Gustavo Dudamel conducts Dvořák’s Symphony “From the New World”
City Noir for orchestra
Symphony No. 9 in E minor, op. 95 “From the New World”
The very title of John Adams’s three-movement orchestral work City Noir indicates that the piece was inspired by film noir: the idea for the piece came to the composer by “reading Kevin Starr’s multi-volume cultural and social history of California. In the ‘Black Dahlia’ chapter of his Embattled Dreams: California in War and Peace, 1940 – 1950 Starr chronicles the tenor and milieu of the late Forties and early Fifties as it was expressed in the sensational journalism of the era and in the dark, eerie chiaroscuro of the Hollywood films. This whetted my appetite for an orchestral work that, while not necessarily referring to the soundtracks of those films, might nevertheless evoke a similar mood and feeling, the tone of the era.” City Noir at its outset, with little in common with Adams’s minimalist works from the 1980s and 1990s, gives rise to a number of musical associations, ranging from Stravinsky to Gershwin, Bernstein and Milhaud to John Coltrane, before nervous jazz rhythms and recurrent patterns truly transport the listener back to America of that time – at the latest in the central middle movement, with its typically American mixture of classical and jazz style, in which the music, Adams says, “yearns toward but keeps retreating from the archetypal ‘blue’ note. But eventually the song finds full bloom in the voice of the solo trombone, a ‘talking’ solo, in the manner of the great Ellington soloists Lawrence Brown and Britt Woodman (both, fittingly enough, Angelenos).”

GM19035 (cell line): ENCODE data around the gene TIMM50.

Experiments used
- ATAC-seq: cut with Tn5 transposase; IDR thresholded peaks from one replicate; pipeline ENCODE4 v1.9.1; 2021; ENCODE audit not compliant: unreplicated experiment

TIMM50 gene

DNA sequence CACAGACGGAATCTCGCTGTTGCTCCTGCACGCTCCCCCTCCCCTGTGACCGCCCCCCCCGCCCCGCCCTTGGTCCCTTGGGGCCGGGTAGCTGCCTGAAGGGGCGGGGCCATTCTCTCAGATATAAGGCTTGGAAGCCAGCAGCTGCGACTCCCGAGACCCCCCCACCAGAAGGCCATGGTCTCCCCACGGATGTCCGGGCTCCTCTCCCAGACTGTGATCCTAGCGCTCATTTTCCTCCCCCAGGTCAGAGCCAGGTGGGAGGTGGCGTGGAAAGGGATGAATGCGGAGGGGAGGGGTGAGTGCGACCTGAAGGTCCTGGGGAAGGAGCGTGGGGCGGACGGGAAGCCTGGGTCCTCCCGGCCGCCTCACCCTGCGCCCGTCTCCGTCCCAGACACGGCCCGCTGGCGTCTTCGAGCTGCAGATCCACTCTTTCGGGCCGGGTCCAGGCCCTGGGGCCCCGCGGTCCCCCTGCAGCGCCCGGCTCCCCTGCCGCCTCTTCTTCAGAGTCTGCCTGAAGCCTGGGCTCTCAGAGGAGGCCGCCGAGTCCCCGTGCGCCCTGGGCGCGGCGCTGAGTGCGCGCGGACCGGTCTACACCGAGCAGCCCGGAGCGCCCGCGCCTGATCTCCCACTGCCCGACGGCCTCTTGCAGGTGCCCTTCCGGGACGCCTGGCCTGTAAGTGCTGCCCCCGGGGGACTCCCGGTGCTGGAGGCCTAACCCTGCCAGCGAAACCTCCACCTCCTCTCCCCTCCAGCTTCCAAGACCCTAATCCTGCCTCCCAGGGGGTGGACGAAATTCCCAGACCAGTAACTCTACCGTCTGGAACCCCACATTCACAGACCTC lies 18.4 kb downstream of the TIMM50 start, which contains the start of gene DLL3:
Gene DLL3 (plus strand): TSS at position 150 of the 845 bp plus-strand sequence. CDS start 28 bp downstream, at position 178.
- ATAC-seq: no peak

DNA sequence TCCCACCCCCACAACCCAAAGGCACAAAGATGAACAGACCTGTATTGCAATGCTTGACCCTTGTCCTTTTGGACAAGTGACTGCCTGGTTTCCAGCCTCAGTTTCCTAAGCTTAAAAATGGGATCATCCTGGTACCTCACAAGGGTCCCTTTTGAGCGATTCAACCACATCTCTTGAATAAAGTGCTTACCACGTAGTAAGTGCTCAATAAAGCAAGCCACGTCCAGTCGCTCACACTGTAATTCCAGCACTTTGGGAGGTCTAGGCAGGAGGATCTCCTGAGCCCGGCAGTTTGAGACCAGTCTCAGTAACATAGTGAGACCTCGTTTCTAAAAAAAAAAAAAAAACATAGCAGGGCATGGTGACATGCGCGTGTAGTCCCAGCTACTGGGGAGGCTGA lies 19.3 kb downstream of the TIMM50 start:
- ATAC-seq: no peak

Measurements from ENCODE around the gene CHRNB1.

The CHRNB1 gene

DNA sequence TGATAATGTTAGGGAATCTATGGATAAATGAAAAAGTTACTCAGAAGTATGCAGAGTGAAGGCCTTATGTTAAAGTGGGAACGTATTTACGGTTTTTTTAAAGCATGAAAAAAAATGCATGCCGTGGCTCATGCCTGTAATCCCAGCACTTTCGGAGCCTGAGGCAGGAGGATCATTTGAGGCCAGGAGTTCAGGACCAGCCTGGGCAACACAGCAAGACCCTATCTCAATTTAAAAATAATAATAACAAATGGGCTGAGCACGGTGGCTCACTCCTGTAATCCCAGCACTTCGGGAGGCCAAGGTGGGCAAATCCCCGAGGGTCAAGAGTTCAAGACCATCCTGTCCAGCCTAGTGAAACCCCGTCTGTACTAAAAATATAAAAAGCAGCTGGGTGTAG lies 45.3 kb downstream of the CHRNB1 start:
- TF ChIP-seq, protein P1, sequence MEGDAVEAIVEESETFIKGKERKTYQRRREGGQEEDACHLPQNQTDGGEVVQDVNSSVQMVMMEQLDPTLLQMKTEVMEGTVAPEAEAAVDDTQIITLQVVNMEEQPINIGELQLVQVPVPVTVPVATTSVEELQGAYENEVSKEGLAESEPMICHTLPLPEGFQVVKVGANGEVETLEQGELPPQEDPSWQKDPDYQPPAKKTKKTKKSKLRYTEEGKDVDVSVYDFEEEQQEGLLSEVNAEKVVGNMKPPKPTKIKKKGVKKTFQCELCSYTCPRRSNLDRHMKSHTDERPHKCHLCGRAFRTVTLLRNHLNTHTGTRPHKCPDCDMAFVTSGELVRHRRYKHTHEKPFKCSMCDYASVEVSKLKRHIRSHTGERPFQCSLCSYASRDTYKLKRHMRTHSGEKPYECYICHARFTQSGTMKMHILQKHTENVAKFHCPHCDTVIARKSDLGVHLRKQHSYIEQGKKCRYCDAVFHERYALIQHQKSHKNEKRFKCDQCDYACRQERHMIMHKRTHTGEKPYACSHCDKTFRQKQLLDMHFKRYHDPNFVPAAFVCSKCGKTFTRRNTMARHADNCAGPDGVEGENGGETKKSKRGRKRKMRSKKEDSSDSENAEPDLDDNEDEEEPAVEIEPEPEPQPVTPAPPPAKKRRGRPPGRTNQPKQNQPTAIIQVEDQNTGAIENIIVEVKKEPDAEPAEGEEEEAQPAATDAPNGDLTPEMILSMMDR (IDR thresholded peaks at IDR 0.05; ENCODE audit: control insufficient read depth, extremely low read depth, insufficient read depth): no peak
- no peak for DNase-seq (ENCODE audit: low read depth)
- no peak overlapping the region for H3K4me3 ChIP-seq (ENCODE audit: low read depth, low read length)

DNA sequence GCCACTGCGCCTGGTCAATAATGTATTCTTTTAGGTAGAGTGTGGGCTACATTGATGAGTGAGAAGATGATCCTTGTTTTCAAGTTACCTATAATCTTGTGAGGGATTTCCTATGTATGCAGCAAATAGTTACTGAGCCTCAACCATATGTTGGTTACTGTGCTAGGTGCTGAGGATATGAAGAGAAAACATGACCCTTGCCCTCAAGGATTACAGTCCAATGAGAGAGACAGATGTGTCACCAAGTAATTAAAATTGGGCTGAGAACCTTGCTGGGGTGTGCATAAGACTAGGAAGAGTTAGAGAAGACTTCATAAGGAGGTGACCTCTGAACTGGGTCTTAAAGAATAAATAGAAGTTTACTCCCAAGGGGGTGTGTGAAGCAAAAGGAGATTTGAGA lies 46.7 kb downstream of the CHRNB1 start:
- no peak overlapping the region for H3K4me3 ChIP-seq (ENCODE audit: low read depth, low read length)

Gustavo Dudamel, who premiered Adams’s homage to the great age of bebop to great acclaim at his inaugural concert as Music Director of the Los Angeles Philharmonic Orchestra, is now turning to the work with the Berliner Philharmoniker, with whom he had the “coolest” debut of all time in 2008, according to the Tagesspiegel. The programme continues with Antonín Dvořák’s symphony From the New World – a work in which the composer as director of the New York National Conservatory of Music avowedly attempted with the help of stylised musical folklore “to portray characteristics such as are distinctly American”. Obviously successfully, because after the triumphant premiere the critics of all the New York newspapers agreed: they had heard “a study in national music” (New York Times). No one these days should doubt, however, that Dvořák’s masterpiece is deeply rooted in the Bohemian musical tradition.
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